I spend most of my time these days sharing metaphors. Here’s one I use a lot to help developers, analysts, testers (and others) warm to the idea of collaborating. It’s called the "crossword effect".
Unless you’re one of those crossword freaks who can solve cryptic crosswords all by yourself, you’ll probably know what I mean.
- You sit down at a crossword and you solve maybe 1/3 of the clues by yourself before your brain gives up and you’re stonkered.
- Then a friend joins you and they add another 1/3 of the clues, all by themselves. They already knew some of the clues you’d solved but they also knew a lot of clues which you did not.
- Then you start collaborating - talking, discussing, bouncing ideas of each other - and you start solving many of the clues which neither of you could solve by yourselves.
- Then another friend joins you and they solve the last few clues.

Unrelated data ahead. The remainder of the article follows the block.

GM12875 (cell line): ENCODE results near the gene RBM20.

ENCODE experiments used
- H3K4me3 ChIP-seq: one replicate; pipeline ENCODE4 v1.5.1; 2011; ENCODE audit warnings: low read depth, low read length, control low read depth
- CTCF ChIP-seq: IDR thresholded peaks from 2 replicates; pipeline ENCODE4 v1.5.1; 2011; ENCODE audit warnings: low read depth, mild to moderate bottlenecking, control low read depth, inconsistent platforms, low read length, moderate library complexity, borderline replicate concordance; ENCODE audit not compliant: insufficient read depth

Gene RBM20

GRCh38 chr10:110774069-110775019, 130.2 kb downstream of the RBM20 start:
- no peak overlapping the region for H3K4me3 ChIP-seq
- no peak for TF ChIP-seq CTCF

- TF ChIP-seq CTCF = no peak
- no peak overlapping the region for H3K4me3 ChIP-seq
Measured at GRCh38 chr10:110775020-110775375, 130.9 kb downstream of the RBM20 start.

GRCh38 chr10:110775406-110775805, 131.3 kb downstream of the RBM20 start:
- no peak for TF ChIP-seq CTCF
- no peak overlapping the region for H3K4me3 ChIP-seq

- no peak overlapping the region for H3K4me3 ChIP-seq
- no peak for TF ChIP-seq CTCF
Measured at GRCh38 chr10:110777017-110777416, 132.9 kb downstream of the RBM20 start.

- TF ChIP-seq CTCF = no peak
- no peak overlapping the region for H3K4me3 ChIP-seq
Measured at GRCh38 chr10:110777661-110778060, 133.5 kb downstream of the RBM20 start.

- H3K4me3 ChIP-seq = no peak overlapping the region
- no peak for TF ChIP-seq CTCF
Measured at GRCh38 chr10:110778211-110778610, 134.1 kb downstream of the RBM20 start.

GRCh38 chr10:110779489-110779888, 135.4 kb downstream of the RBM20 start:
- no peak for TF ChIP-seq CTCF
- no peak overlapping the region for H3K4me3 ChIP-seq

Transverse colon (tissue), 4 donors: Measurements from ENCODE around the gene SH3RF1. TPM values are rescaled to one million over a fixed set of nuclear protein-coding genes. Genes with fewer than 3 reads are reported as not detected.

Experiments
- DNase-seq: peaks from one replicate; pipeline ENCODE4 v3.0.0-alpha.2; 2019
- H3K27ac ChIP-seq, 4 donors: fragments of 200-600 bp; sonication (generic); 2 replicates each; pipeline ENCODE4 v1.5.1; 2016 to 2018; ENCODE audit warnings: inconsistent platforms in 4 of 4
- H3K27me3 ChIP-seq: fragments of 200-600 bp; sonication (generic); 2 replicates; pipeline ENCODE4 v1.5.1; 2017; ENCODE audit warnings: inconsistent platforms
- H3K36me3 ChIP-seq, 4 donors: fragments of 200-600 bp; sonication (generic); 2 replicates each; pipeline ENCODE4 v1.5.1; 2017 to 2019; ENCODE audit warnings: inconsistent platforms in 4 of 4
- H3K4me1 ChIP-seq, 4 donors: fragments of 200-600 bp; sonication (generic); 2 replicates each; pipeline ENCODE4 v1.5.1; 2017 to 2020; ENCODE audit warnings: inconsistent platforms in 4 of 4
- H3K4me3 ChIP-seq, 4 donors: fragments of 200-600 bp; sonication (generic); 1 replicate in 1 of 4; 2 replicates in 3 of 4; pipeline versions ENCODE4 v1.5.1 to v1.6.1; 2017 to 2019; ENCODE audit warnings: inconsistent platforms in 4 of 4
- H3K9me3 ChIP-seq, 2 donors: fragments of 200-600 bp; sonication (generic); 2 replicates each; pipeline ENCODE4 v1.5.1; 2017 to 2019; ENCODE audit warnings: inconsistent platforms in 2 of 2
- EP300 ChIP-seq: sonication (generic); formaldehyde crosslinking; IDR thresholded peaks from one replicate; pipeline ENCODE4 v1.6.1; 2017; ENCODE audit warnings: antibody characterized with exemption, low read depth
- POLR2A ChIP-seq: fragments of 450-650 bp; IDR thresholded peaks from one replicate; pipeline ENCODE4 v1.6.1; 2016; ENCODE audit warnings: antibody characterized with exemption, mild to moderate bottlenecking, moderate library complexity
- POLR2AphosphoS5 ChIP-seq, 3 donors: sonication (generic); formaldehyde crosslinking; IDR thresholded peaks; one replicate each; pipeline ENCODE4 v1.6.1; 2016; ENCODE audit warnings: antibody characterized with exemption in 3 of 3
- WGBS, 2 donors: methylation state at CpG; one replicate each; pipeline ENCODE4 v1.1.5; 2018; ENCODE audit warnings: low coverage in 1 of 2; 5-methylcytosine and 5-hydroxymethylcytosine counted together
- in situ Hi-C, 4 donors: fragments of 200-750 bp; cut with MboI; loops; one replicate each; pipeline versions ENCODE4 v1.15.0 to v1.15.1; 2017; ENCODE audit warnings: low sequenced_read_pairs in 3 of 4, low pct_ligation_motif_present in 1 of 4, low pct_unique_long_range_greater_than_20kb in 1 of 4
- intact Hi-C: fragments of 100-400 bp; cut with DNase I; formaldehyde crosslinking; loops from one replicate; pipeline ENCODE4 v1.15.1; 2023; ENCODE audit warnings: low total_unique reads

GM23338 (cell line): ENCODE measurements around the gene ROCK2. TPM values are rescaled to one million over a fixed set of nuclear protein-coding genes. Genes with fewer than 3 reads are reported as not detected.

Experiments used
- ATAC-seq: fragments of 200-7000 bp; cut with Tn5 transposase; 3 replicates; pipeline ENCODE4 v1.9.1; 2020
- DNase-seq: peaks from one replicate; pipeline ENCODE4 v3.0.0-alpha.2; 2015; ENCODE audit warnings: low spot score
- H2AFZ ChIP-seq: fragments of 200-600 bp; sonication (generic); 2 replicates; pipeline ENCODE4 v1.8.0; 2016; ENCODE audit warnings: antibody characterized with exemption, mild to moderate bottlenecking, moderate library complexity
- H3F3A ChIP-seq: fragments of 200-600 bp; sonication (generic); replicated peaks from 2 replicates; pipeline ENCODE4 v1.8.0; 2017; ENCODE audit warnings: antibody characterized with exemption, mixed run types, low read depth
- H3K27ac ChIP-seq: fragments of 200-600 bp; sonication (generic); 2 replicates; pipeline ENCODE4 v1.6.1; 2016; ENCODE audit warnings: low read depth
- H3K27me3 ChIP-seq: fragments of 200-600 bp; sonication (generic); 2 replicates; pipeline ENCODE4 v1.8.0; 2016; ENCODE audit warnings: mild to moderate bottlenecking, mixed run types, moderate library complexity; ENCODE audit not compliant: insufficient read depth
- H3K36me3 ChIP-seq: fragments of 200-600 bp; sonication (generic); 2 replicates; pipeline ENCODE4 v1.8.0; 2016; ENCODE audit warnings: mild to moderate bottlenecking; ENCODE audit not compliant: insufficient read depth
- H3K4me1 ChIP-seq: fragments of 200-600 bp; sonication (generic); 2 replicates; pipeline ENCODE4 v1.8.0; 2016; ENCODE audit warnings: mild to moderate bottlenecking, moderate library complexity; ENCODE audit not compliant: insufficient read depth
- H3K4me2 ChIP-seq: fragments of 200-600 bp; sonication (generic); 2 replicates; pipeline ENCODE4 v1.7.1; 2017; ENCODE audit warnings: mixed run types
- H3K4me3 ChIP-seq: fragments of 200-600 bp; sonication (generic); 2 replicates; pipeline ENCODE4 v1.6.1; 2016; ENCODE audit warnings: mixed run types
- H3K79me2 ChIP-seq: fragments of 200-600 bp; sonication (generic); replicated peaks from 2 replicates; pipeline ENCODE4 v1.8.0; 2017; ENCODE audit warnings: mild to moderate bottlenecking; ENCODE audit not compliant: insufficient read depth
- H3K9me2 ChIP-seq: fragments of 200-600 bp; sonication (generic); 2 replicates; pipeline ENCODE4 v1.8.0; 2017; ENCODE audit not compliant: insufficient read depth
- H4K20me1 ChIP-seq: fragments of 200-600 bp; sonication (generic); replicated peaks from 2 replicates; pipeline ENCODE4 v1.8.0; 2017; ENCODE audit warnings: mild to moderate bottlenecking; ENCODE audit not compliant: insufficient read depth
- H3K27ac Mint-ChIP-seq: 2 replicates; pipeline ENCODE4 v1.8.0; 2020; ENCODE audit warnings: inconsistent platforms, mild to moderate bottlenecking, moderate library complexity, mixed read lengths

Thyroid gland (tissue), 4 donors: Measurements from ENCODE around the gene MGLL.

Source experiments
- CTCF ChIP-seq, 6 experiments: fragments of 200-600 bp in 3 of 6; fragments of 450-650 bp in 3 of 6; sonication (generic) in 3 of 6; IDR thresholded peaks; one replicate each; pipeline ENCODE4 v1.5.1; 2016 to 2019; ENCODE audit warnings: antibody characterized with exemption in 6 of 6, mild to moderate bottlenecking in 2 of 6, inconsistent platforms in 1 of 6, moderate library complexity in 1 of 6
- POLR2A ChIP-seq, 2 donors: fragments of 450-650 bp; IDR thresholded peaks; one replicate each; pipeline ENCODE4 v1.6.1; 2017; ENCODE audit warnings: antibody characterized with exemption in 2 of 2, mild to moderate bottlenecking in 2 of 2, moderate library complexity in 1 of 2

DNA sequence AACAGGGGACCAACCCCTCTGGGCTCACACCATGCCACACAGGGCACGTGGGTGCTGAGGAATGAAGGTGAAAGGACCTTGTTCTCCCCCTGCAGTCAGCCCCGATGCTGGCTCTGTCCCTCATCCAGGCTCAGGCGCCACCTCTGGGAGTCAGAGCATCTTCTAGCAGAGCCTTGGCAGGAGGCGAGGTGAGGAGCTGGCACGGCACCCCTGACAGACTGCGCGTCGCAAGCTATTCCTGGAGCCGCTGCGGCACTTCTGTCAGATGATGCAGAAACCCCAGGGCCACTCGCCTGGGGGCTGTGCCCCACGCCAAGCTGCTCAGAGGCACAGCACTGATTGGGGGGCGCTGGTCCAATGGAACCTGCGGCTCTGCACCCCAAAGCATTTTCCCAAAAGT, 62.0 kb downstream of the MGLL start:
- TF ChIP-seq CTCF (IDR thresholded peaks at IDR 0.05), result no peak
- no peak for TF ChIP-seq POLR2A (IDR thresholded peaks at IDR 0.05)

I think the proper name for this is “synergy”, but since I’m not very good with words, I would be happy to be corrected.
Developers and Testers have, for many decades, worked apart, in silos and they can figure out how to work together, but it’s not always easy. The testers have a black-box view of the software; the developers have a white-box view. The testers are trained in testing theory and technique but they have little idea of how much testing good developers already do; good developers are usually self-taught at testing and underestimate the skill of modern-day testers. It is amazing to watch the “crossword effect” happen when you throw their brains together. Quality goes up; productivity goes up; rework goes down; and, - generally - people enjoy it.
I call it the “crossword effect”.